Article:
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bands and chewing gum. it is not that the citizens there have a fondness for antiquities. that is the repressive communist economy has trapped them, has mired them in poverty where 1950's cars are all they've got. for the last -- where the last six years didn't happen other than the jackboot of the oppressive police state. i'll point out on this issue, i'm not a disinterested observer. my own family's experience has been acute. my father born and raised in cuba. fought in the revolution, initially believed in the principles of freedom that he thought the revolution was about, fought against batista, a cruel dictator, and was tortured and imprisoned by batista's police state. and then my aunt, my tiasonia,
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younger than my fathers stayed there and suddenly discovered that the revolution was based on a lie. the kids discovered instead an even worse tyrant than that who preceded him, a communist dictator who would line up dissidents and shoot them. my tiasonia participated in the counterrevolution. she fought against the castro tyranny, and i'll till tell you, when she was a high school girl, she and her two best friends were arrested, thrown in prison by the castro regime. and like her brother, she faced terrible treatment in a cuban prison. what they did in cuban jails to teenaged girls should not happen to anyone. this is the legendary figure that trudeau and obama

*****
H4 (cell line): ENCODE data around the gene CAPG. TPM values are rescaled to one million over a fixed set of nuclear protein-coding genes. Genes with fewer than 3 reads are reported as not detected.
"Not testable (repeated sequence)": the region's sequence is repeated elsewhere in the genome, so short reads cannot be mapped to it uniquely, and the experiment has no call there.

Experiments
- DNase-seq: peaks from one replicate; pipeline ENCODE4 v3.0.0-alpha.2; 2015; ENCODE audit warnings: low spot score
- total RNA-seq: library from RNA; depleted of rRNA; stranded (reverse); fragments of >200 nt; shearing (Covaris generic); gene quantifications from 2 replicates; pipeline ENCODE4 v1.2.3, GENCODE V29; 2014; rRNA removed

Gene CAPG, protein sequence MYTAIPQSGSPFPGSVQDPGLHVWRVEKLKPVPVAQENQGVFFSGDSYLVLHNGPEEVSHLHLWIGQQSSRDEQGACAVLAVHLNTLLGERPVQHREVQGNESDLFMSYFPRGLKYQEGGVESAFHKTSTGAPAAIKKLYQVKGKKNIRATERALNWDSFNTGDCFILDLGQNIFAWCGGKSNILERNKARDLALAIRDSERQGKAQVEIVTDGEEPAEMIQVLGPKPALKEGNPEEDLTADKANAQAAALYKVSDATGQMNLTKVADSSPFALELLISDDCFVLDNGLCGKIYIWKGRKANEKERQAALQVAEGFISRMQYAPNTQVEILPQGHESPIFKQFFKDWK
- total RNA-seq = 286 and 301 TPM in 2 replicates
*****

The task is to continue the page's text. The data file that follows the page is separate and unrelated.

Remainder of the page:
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celebrate. the night that the news broke that castro had died, i received a text from my cousin bebe, someone who i grew up with like a sister. she texted me, she said, fidel castro is dead. i am glad that i was able to make that call to let my mother know. i imagine when bibi called my tiasonia, it was an extraordinarily call. my aunt was asleep at the time. and bibi sent me a second text. "i can help to think about all the conversations at the dinner table with aulo and auwela, my grandparents, about the day that castro died." millions of texts like that that
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people sent all over the world, especially in the cuban-american community. people have dreamed for years, for decades about the day this dityrant would die and face eternal judgment. the betrayal, brutality, the violence experienced by my father, by my aunt were all too typical of the millions of cubans who have suffered under the castro regime over the last six decades. this is not the stuff of cold war history that can be swept under the rug sumly because fidel -- simply because fidel is dead. consider, for example, the dissidents farinas and alexander sanchez who came to the united states -- i had the opportunity to sit down and visit with them, interview them both. and they warned me in the summer of 2013 that the castros then on the ropes because of the reduction of venezuelan patronage, were plotting to